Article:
# Observing the ambiguity of simplicity via quantum simulations of an Ising spin chain. (arXiv:1711.03661v1 [quant-ph])

The modelling of stochastic processes is ubiquitous throughout the natural

and social sciences. An ideal model produces the correct statistical output

without any unnecessary complexity. This minimal-complexity criterion is

important conceptually, entailing the least number of causes of effects

(Occam's razor), and practically, entailing the least stored information in the

simulation. Here, we experimentally compare classical and quantum information

encodings in simulating an Ising spin chain, showing that quantum encodings

perform better and redefine our understanding of what is complex. We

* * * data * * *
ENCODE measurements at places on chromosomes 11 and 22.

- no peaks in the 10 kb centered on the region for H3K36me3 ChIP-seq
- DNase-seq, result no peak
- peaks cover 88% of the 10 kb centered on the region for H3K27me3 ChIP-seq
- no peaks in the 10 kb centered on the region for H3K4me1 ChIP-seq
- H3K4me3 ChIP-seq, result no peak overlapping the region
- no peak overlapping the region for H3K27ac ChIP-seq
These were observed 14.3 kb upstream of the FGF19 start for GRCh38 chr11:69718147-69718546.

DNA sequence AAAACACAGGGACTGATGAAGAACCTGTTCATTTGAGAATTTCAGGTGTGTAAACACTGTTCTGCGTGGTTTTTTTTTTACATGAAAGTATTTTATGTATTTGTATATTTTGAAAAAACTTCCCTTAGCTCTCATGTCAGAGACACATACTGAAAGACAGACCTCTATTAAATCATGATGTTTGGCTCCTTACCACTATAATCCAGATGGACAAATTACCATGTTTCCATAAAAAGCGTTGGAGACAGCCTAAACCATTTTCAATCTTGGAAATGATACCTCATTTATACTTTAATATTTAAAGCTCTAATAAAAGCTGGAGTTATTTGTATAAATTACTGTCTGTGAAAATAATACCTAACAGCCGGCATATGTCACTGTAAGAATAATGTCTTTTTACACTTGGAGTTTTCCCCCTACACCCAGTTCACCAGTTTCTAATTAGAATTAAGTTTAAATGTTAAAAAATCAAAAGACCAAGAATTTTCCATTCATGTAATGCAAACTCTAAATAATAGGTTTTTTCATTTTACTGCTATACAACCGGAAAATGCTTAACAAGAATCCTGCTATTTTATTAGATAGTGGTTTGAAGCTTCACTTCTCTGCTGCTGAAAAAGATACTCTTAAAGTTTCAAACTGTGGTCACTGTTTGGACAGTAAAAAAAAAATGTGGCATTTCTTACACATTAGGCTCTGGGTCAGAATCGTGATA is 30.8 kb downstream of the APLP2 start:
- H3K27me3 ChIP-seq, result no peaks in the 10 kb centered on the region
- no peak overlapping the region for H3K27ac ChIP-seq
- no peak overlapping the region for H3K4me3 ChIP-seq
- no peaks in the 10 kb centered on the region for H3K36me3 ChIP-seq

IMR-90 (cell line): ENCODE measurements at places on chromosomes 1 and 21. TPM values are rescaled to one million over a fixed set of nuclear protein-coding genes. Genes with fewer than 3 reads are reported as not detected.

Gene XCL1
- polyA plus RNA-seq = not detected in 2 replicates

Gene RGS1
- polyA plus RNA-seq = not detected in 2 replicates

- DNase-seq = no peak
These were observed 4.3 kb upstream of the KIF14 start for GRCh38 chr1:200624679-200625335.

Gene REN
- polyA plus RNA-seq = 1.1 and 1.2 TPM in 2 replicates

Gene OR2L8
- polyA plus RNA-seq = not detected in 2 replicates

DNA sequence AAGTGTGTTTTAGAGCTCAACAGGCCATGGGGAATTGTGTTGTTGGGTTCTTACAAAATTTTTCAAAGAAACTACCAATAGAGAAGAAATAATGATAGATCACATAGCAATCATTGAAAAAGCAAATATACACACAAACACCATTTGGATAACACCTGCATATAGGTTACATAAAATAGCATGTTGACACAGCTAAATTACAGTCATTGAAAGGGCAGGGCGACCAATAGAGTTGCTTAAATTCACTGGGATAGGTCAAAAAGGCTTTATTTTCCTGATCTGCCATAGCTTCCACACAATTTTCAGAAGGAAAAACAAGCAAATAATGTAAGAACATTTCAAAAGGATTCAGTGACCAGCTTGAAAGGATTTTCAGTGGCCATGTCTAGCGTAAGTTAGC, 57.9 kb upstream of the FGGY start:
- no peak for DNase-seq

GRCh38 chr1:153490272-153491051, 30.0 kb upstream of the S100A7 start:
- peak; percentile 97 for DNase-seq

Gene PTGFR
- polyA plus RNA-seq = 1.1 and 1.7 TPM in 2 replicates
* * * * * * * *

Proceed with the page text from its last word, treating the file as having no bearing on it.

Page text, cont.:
experimentally observe a recently conjectured effect, the ambiguity of

simplicity. Specifically, we simulate Ising chains at different temperatures, A

and B, such that classical encodings require fewer resources to model A than B,

while quantum encodings are simpler for B than A. This challenges the

perspective that relative complexity is contained solely in the configuration

of the system being modelled. Our error-tolerant techniques account for

inevitable imperfections in realising quantum simulators, thus providing the

technological milestone needed to simulate increasingly complex stochastic

processes.